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China's largest banks feel wind in their sails as profits rebound

Regulatory clampdown helped state-backed banks outdo smaller lenders cut off from aggressive financing practices

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ICBC reported a non-performing loan ratio of 1.55 per cent and a 1.26 per cent ratio for loans more than 90 days overdue - a key point after which troubled loans are considered bad.

Beijing

CHINA's top lenders are reporting their best profit growth in three years on better net interest margins, with Beijing's crackdown on shadow financing and high leverage expected to further drive recovery this year.

The strong 2017 results suggest that Beijing has been successful in pushing smaller lenders to cut their exposure to riskier financing practices - in turn helping reduce competition for the state-backed behemoths.

Over the past decade, small- and mid-sized banks had been raking in more profits through aggressive lending via shadow-banking channels. But the tide has turned, with core banking emerging as winner from the regulatory clampdown.

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"The banks that will do well this year are those that have national franchises, 'safe' brands, relatively clean balance sheets, competitive products, sticky core deposits and strong credit skills," said John Ott, partner with Bain & Company and a leader with its Greater China financial services practice.

According to analysts, Industrial and Commercial Bank of China (ICBC), China's top bank by market capitalisation, has produced the biggest earnings "beat" so far for 2017.

"We have a strong macroeconomic environment, a good (internal) mechanism, and an improving quality foundation for loans," ICBC chairman Yi Huiman said on Tuesday. "It can be expected that asset quality will continue to improve."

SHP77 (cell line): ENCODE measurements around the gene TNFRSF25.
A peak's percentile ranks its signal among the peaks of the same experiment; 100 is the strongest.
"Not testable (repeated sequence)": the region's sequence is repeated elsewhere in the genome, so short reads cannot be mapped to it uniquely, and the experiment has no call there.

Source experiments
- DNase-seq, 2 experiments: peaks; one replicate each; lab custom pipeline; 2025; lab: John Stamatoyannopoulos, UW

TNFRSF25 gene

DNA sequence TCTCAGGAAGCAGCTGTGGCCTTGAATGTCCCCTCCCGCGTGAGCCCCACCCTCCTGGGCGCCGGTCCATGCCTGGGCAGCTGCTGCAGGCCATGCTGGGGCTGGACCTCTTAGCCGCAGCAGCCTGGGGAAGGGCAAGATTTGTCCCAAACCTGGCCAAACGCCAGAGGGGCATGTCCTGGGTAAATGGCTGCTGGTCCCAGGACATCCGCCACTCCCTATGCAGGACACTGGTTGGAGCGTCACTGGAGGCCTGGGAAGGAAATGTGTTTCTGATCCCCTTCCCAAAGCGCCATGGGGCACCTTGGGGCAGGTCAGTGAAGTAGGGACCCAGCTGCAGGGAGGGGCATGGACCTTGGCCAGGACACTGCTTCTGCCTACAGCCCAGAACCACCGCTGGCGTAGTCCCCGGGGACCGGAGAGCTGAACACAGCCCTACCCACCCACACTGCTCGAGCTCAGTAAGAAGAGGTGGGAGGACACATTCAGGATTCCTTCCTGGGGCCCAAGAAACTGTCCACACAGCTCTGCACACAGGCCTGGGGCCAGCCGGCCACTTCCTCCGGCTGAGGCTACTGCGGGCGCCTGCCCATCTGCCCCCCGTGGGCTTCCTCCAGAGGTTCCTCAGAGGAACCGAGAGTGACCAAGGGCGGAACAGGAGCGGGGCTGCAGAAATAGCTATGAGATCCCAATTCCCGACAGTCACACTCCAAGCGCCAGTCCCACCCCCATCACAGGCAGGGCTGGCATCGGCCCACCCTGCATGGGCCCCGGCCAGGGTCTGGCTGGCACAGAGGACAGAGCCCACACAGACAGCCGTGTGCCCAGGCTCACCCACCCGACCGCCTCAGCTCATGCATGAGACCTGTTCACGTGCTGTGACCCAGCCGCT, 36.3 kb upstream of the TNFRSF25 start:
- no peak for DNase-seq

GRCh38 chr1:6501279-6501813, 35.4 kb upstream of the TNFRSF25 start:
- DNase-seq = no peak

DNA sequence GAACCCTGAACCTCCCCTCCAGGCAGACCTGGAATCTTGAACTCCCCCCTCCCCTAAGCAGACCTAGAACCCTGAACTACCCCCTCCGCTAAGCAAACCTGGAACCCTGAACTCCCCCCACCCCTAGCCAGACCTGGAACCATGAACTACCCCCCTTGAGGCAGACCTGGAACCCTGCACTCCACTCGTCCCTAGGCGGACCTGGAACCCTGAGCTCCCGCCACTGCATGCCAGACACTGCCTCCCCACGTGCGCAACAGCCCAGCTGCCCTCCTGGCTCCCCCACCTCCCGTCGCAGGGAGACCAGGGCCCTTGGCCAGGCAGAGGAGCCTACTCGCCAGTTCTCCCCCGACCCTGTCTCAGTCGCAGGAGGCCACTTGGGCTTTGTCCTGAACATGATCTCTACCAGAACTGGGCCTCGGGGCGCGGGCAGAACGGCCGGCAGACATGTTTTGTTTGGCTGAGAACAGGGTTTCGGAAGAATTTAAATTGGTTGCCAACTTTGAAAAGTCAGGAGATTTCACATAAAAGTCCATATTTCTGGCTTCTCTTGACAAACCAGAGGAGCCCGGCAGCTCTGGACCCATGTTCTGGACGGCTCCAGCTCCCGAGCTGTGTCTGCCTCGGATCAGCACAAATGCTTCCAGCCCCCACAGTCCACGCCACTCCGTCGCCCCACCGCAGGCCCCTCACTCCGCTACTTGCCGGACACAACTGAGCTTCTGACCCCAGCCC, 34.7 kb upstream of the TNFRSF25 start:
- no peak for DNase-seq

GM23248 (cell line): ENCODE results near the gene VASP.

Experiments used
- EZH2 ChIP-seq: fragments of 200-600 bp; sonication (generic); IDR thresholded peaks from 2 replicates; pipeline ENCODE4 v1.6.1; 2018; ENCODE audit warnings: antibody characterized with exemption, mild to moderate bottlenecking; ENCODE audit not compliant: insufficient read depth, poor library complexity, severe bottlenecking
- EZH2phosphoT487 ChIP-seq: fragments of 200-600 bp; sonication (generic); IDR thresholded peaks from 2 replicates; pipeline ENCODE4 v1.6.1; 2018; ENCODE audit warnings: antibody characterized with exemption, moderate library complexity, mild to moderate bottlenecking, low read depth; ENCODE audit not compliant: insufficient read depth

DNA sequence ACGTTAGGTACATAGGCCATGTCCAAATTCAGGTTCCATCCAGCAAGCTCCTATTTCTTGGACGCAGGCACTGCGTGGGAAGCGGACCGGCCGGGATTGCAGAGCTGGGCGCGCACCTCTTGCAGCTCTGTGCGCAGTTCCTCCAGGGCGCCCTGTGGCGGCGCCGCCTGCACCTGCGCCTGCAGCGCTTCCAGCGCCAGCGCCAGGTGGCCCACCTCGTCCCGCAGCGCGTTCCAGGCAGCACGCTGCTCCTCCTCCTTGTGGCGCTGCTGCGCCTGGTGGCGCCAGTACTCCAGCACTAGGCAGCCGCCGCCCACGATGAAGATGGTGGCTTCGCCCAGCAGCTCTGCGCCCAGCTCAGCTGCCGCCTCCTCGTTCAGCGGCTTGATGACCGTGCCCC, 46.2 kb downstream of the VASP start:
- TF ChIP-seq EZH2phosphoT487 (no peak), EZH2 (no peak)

ICBC reported a non-performing loan ratio of 1.55 per cent, versus 1.62 per cent a year ago.

Analysts noted that the large gap between that ratio and a 1.26 per cent ratio for loans more than 90 days overdue - a key point after which troubled loans are considered bad - suggests ICBC had been conservative in its provisioning and could have room to reduce the overall rate further.

Non-performing loan (NPL) ratios also improved for China's second- and third-largest lenders by assets, China Construction Bank (CCB) and Agricultural Bank of China (AgBank).

AgBank's NPL ratio fell to 1.81 per cent from 2.37 per cent, while CCB's ratio slipped from 1.52 per cent to 1.49 per cent. This compares to an industry-wide level of 1.74 per cent.

Banks' balance sheets are also likely to get a boost from a recent relaxation of bad-loan buffer rules.

Earlier this month, regulators cut the reserves commercial banks must hold against bad loans from 150 per cent to as low as 120 per cent - the exact rate will be partly dependent on how quickly banks shed their bad loans.

ICBC, AgBank and CCB reported a combined net profit of 724 billion yuan (S$151 billion), up 4.1 per cent on 2016, driven by a return to core lending businesses from fee-based incomes.

All three saw their best annual profit growth since 2015.

At ICBC, 2017 net fee and commission income fell 3.7 per cent to 139.6 billion yuan, while at AgBank it fell 19.8 per cent to 72.9 billion yuan. Their non-interest income, which includes private wealth management and investment banking fees, made up a lower percentage of their operating revenue.

The banks' net interest margins, a key measure of profitability for banks' most basic lending business, rose, after years of weakness brought on by successive rate cuts.

Results from Bank of China and Bank of Communications this week are expected to highlight a similar return to strength.

Because bigger banks hold greater deposits - the cheapest form of funding - and are less reliant on borrowing from the wholesale markets than smaller banks, they are better positioned to capitalise on rising market interest rates.

"Net interest margin will stabilise and improve (next year)," AgBank's vice-president Zhang Keqiu told Reuters on Tuesday. REUTERS